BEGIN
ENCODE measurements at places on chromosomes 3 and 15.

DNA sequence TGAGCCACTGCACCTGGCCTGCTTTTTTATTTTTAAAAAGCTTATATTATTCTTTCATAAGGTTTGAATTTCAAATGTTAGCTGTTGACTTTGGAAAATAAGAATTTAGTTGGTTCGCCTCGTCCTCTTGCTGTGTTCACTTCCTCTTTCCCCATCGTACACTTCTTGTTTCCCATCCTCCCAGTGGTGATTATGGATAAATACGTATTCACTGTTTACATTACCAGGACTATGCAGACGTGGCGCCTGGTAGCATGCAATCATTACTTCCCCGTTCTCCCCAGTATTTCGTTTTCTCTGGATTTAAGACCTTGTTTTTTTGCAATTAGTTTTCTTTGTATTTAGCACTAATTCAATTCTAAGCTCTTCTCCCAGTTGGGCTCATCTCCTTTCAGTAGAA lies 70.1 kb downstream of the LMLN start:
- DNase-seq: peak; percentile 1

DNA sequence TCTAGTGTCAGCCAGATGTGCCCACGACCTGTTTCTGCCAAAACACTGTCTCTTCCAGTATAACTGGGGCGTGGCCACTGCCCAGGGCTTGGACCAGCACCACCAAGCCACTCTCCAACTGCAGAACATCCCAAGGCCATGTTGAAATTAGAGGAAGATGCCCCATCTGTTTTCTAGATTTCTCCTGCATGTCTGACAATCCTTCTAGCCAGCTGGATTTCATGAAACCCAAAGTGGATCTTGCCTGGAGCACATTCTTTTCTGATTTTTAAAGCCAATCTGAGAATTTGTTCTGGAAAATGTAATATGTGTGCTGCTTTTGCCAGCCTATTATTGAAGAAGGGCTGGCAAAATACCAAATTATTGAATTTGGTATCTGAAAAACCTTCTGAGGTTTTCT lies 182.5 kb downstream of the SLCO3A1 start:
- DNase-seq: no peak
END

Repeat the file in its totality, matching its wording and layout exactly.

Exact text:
ENCODE measurements at places on chromosomes 3 and 15.

DNA sequence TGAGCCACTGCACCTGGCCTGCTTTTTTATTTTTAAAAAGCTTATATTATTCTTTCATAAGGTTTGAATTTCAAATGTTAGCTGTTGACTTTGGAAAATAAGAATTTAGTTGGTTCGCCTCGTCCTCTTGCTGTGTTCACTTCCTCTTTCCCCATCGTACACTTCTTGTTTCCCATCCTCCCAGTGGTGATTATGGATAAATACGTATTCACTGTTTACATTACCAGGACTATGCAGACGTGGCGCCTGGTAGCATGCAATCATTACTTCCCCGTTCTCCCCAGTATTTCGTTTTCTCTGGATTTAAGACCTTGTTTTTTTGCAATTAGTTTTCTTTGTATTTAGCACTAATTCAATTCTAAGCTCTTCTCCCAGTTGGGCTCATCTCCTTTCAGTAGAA lies 70.1 kb downstream of the LMLN start:
- DNase-seq: peak; percentile 1

DNA sequence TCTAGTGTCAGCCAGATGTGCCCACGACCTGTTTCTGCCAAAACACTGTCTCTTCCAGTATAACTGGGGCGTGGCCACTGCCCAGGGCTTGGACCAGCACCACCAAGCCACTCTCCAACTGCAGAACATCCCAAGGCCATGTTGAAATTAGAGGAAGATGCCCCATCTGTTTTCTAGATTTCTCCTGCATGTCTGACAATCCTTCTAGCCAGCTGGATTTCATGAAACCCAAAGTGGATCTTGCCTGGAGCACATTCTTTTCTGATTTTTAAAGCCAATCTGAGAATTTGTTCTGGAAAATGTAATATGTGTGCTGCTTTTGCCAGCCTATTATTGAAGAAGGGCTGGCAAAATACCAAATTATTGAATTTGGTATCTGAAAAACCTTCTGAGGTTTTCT lies 182.5 kb downstream of the SLCO3A1 start:
- DNase-seq: no peak